Bewildering Stories

Alex Proyas, dir. Dark City

reviewed by Michael J A Tyzuk

Dark City
Story & screenplay: Alex Proyas
Producer: New Line Home Video
Length: 103 mn

Sometimes you find the coolest movies in the strangest places.

A few days ago I was out for the day with my friend Anna and her husband Chris, and Anna asked me if I had ever seen Dark City. Naturally, I answered no. She insisted that I had to see this movie, but wouldn’t tell me why. Later that night when we went to their place for dinner she handed me the DVD and told me to watch it the instant I got home.

Now, we all know that movies seen on the basis of a recommendation from a friend don’t always work out so well, and the sparse description on the back of the DVD case initially had me thinking that this was going to be one of those cases. I have never been happier to be wrong.

Dark City chronicles the adventures of John Murdoch, who wakes up in a strange hotel room and discovers that he is wanted for a series of murders that he has no memory of committing. In fact, John has no memories at all. Pursued by police and haunted by The Strangers, mysterious beings who possess the ability to stop time and alter reality, he seeks to unravel the twisted riddle of his identity, and in a city where reality is the ultimate illusion, discovering the truth could be fatal.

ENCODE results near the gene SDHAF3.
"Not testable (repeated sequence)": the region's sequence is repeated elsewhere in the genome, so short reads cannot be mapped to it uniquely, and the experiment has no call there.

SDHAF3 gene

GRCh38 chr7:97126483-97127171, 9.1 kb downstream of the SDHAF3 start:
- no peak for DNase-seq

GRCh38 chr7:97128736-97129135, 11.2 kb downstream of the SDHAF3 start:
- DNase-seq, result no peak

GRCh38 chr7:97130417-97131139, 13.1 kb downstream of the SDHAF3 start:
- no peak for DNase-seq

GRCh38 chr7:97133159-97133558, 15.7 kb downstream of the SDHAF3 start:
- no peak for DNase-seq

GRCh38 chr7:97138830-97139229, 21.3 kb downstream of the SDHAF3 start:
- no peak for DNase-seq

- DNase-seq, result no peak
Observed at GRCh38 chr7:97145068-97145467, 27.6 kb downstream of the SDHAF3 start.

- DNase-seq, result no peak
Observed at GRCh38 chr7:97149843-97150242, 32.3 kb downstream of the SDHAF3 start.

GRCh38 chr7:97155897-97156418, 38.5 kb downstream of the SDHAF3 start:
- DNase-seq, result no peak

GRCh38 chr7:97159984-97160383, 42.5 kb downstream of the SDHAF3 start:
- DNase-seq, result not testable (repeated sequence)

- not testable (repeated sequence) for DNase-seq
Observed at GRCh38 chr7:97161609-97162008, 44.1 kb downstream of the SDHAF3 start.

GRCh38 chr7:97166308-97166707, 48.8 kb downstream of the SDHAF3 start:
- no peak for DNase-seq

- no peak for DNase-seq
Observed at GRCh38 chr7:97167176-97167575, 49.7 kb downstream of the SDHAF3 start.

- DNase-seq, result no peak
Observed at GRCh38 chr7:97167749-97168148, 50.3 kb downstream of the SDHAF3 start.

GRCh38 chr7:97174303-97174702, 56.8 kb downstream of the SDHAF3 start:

For me the real surprise of this movie was an astonishingly superb performance by Kiefer Sutherland, an actor who, until this point, I had regarded as singularly unimpressive. Kiefer stars as a Doctor whom the Strangers have allowed to retain some memories and personality because his talents and knowledge are what allow them to wipe the memories of the citizens of their city and to reprogram them at will.

When you first read the back of the DVD case you develop a preconceived notion of a science fiction concept that has been done to death in one way or another over the years. Happily, the movie itself serves to dispel that notion. The writer’s handling of the story and the ending resolution are quite well done, and in some parts even downright inventive. It’s easily the kind of movie that anyone can get into, with just enough mystery and suspense to keep you wondering what’s going to happen next. The story is told in such a way that the viewer doesn’t feel like a mental midget the way a lot of modern movies do.

All in all, I have to say that Dark City is a story that is well written and superbly told. And never in my life have I ever been so happy to have a preconceived notion proven wrong. This is one that you have to see to believe.

Copyright 2005 by Michael J A Tyzuk

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